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David Gellner, Professor of Social Anthropology and a Fellow of All Souls College in the University of Oxford, has been visiting Nepal regularly for forty years. He lived in the Kathmandu Valley (in Nag Bahal, Patan) for two years continuously while doing his doctorate on Newar Buddhism and society in the early 1980s. Though often seen as a specialist on the Newars, he has also carried out research on activism (of all sorts, from social through to political), on healing, in the Tarai, in Kaski district, on the Nepali diaspora in the UK, as well as in Japan. He has written or edited fourteen books including The Anthropology of Buddhism and Hindusim: Weberian Themes, Rebuilding Buddhism: The Theravada Movement in Twentieth-Century Nepal (co-author Sarah LeVine), Varieties of Activist Experience: Civil Society in South Asia, and Borderland Lives in Northern South Asia. He has supervised over 30 doctoral theses on subjects as diverse as a Governance and Sociality on a Council Estate in England, Gender and Social Mobility in Hyderabad, Christianity in Nepal, Fire Brigades in Japan, Muktinath as a Pilgrimage Site, and Identity in Kargil (India).

Prior to becoming the Co-Founder and CEO of Teach for Nepal, Shisir Khanal worked as the Executive Director of Sarvodaya USA, a Madison, Wisconsin-based non-profit organization that supports grassroots social movements around the world. As Executive Director, Shisir managed the operations, programs, donor relations, communications and fundraising efforts for Sarvodaya USA. The initiative has strong roots in Sri Lanka, and in 2008, Shisir established Sarvodaya Nepal. In 2010, he led a Facebook-based campaign to win $100,000 to construct a green school building for the Jyotidaya Cooperative School in Nepal.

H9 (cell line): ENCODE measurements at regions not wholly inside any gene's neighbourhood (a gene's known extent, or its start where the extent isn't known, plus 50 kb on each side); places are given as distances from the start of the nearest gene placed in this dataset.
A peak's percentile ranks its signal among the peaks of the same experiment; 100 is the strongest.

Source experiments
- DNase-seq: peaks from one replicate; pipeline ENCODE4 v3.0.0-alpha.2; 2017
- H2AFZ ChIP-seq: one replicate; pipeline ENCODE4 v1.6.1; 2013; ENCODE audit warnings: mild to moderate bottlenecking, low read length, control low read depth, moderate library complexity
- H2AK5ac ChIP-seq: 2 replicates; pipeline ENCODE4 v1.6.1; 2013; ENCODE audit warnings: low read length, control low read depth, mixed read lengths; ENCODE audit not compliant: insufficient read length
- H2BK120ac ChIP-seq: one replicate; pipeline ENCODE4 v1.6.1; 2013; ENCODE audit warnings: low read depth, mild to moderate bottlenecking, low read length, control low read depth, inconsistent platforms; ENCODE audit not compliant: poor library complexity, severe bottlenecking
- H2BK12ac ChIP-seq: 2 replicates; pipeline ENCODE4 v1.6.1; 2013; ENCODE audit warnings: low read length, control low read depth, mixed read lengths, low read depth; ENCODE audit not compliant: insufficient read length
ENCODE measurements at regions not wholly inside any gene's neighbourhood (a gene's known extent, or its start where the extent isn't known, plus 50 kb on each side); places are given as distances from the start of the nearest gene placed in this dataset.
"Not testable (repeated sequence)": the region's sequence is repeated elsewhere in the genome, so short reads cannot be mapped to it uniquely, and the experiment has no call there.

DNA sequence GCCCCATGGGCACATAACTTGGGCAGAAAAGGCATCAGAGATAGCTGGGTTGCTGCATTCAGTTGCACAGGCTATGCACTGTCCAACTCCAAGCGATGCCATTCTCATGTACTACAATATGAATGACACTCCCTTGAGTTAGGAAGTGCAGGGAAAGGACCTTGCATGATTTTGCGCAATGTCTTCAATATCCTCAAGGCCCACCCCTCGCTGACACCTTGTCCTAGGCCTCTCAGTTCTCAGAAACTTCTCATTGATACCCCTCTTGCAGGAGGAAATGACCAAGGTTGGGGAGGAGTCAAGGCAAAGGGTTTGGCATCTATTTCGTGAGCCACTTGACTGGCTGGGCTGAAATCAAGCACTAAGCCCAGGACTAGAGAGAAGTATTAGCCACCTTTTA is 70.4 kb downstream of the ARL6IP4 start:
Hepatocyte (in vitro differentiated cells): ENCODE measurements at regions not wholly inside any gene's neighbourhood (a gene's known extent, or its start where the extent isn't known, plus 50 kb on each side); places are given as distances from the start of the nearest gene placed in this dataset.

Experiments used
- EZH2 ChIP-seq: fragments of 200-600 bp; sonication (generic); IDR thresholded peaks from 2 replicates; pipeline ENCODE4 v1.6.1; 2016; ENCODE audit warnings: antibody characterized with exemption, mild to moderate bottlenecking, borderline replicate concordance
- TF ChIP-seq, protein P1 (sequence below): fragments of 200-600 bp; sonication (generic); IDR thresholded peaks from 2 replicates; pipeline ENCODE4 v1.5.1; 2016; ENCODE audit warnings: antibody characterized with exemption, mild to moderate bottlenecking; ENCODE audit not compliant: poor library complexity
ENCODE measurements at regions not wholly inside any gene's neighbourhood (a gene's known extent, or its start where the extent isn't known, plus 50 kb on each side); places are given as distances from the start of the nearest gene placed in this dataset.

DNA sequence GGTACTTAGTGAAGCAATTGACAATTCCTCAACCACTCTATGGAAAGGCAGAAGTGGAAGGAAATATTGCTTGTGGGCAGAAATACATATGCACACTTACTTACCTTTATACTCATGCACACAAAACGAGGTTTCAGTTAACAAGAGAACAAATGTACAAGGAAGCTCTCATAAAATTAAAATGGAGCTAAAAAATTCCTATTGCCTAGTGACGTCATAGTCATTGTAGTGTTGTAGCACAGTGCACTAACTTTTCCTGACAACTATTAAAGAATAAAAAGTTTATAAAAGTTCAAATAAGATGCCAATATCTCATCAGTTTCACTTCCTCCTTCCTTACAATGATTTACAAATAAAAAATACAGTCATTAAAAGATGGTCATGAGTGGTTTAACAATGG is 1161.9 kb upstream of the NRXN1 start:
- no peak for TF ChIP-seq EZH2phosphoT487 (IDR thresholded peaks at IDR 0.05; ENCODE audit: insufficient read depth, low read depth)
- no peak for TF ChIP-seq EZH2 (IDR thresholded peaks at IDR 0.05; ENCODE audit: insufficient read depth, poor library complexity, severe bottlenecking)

Prior to working at Sarvodaya USA, Shisir was a Research Assistant at Robert M. La Follette School at the University of Wisconsin-Madison, interned with the United Nations Development Program in Nepal, and worked at the Connecticut General Assembly. He completed his Master’s degree in International Public Affairs (MIPA) in 2005 from the La Follette School of Public Affairs at University of Wisconsin-Madison. In 2012, the University of Wisconsin Alumni Association awarded Shisir with the “Forty Under 40” Award for his outstanding work in sustainable development.

Ganesh Kumar KC is based in Kathmandu and is currently a freelance consultant. Ganesh has over 37 years of experience serving the Government of Nepal in various capacities including as the Secretary of the Ministry of Agriculture Development, Government of Nepal. His career in Nepalese civil service began as a research entomologist at the Department of Agriculture, Nepal in 1970 after completing a Bachelor of Science in Agriculture from Rajasthan, India. He also has a Master in Pest Management from the University of California, USA. During his tenure in the Nepalese civil service, he focused on strengthening and developing technical backstopping support service programs to small farmers. His interest is to work on sustainable rural development with a focus on enhancement of agricultural production and productivity for attaining food security, rural employment and off-farm entrepreneurial activities. He is also interested in the impacts of climate change on agriculture, and sustainable livelihoods. He would like to work towards a clean, green and hunger free Nepal.

Shrochis Karki has been working on grassroots education issues for the last three years, and has founded Samaanta Foundation as a response to his findings of inequality and education disparity in rural Nepal. The Foundation provides comprehensive fellowships to facilitate quality higher education for meritorious needy students from rural communities to promote a more empowered and equal society.

Shrochis first left Nepal to attend Kenyon College in Ohio. After majoring in Political Science and International Studies, he moved to the UK to complete his M. Phil. in Development Studies from Oxford University. He is now finishing his D. Phil. in International Development from the same university, and has just returned to the UK after a year of research in Nepal. Although he has lived abroad for his studies for many years now, he has remained engaged with issues in Nepal, academically and otherwise. Most recently, he wrote a fortnightly Op-Ed column in Republica throughout 2012, addressing contemporary social, political, and economic issues. His research interests include education, employment, mobility, social justice, and children and youth studies, and he has provided consultations to national and international organizations on these issues.

Last Updated: December 5, 2015

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